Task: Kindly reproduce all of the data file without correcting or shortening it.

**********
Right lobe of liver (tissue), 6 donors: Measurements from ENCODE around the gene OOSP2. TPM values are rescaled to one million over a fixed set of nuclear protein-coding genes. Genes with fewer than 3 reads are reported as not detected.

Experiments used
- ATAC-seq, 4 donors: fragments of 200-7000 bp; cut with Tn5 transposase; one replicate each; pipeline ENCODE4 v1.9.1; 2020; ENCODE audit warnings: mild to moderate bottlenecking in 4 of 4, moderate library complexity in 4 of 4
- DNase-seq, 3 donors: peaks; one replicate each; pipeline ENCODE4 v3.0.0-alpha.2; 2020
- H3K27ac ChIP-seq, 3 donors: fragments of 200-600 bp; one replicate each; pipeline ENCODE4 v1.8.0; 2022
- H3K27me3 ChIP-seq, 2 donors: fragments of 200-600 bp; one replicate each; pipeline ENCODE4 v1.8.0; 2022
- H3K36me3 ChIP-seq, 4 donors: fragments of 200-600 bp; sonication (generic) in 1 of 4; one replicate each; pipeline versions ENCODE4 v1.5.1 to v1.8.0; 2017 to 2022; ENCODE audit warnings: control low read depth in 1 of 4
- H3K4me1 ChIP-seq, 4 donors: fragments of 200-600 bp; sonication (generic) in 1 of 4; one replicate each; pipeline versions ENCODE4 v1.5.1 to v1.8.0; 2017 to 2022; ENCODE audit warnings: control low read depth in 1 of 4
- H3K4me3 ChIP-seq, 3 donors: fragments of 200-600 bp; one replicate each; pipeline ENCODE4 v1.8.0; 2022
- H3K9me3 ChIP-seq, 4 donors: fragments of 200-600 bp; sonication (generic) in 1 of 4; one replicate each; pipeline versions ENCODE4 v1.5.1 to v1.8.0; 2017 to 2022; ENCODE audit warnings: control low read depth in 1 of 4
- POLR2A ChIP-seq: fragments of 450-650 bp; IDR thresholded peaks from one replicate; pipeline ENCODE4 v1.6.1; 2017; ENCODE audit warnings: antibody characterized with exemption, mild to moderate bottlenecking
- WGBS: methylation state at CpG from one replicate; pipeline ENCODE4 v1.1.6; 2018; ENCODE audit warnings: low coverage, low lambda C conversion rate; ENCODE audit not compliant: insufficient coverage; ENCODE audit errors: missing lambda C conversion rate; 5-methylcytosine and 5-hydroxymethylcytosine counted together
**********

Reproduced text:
Right lobe of liver (tissue), 6 donors: Measurements from ENCODE around the gene OOSP2. TPM values are rescaled to one million over a fixed set of nuclear protein-coding genes. Genes with fewer than 3 reads are reported as not detected.

Experiments used
- ATAC-seq, 4 donors: fragments of 200-7000 bp; cut with Tn5 transposase; one replicate each; pipeline ENCODE4 v1.9.1; 2020; ENCODE audit warnings: mild to moderate bottlenecking in 4 of 4, moderate library complexity in 4 of 4
- DNase-seq, 3 donors: peaks; one replicate each; pipeline ENCODE4 v3.0.0-alpha.2; 2020
- H3K27ac ChIP-seq, 3 donors: fragments of 200-600 bp; one replicate each; pipeline ENCODE4 v1.8.0; 2022
- H3K27me3 ChIP-seq, 2 donors: fragments of 200-600 bp; one replicate each; pipeline ENCODE4 v1.8.0; 2022
- H3K36me3 ChIP-seq, 4 donors: fragments of 200-600 bp; sonication (generic) in 1 of 4; one replicate each; pipeline versions ENCODE4 v1.5.1 to v1.8.0; 2017 to 2022; ENCODE audit warnings: control low read depth in 1 of 4
- H3K4me1 ChIP-seq, 4 donors: fragments of 200-600 bp; sonication (generic) in 1 of 4; one replicate each; pipeline versions ENCODE4 v1.5.1 to v1.8.0; 2017 to 2022; ENCODE audit warnings: control low read depth in 1 of 4
- H3K4me3 ChIP-seq, 3 donors: fragments of 200-600 bp; one replicate each; pipeline ENCODE4 v1.8.0; 2022
- H3K9me3 ChIP-seq, 4 donors: fragments of 200-600 bp; sonication (generic) in 1 of 4; one replicate each; pipeline versions ENCODE4 v1.5.1 to v1.8.0; 2017 to 2022; ENCODE audit warnings: control low read depth in 1 of 4
- POLR2A ChIP-seq: fragments of 450-650 bp; IDR thresholded peaks from one replicate; pipeline ENCODE4 v1.6.1; 2017; ENCODE audit warnings: antibody characterized with exemption, mild to moderate bottlenecking
- WGBS: methylation state at CpG from one replicate; pipeline ENCODE4 v1.1.6; 2018; ENCODE audit warnings: low coverage, low lambda C conversion rate; ENCODE audit not compliant: insufficient coverage; ENCODE audit errors: missing lambda C conversion rate; 5-methylcytosine and 5-hydroxymethylcytosine counted together